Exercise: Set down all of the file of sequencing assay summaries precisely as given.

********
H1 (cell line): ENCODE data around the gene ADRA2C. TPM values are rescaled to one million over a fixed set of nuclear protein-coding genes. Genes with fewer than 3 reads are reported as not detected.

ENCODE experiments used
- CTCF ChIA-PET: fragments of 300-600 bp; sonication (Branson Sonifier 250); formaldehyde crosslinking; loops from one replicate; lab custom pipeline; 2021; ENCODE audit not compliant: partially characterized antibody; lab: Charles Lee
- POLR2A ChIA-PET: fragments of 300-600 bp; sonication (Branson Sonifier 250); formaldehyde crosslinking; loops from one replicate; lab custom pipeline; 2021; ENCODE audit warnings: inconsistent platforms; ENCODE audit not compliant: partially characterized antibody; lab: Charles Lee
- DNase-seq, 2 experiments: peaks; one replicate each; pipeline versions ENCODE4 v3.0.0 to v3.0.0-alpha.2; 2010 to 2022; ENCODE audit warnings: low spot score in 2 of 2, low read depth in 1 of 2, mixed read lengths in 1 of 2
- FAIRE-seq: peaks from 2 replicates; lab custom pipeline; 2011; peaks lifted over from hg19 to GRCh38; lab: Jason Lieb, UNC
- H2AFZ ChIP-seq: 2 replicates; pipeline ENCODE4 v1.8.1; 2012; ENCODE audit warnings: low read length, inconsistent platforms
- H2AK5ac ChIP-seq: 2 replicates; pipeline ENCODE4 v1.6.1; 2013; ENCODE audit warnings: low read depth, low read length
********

H1 (cell line): ENCODE data around the gene ADRA2C. TPM values are rescaled to one million over a fixed set of nuclear protein-coding genes. Genes with fewer than 3 reads are reported as not detected.

ENCODE experiments used
- CTCF ChIA-PET: fragments of 300-600 bp; sonication (Branson Sonifier 250); formaldehyde crosslinking; loops from one replicate; lab custom pipeline; 2021; ENCODE audit not compliant: partially characterized antibody; lab: Charles Lee
- POLR2A ChIA-PET: fragments of 300-600 bp; sonication (Branson Sonifier 250); formaldehyde crosslinking; loops from one replicate; lab custom pipeline; 2021; ENCODE audit warnings: inconsistent platforms; ENCODE audit not compliant: partially characterized antibody; lab: Charles Lee
- DNase-seq, 2 experiments: peaks; one replicate each; pipeline versions ENCODE4 v3.0.0 to v3.0.0-alpha.2; 2010 to 2022; ENCODE audit warnings: low spot score in 2 of 2, low read depth in 1 of 2, mixed read lengths in 1 of 2
- FAIRE-seq: peaks from 2 replicates; lab custom pipeline; 2011; peaks lifted over from hg19 to GRCh38; lab: Jason Lieb, UNC
- H2AFZ ChIP-seq: 2 replicates; pipeline ENCODE4 v1.8.1; 2012; ENCODE audit warnings: low read length, inconsistent platforms
- H2AK5ac ChIP-seq: 2 replicates; pipeline ENCODE4 v1.6.1; 2013; ENCODE audit warnings: low read depth, low read length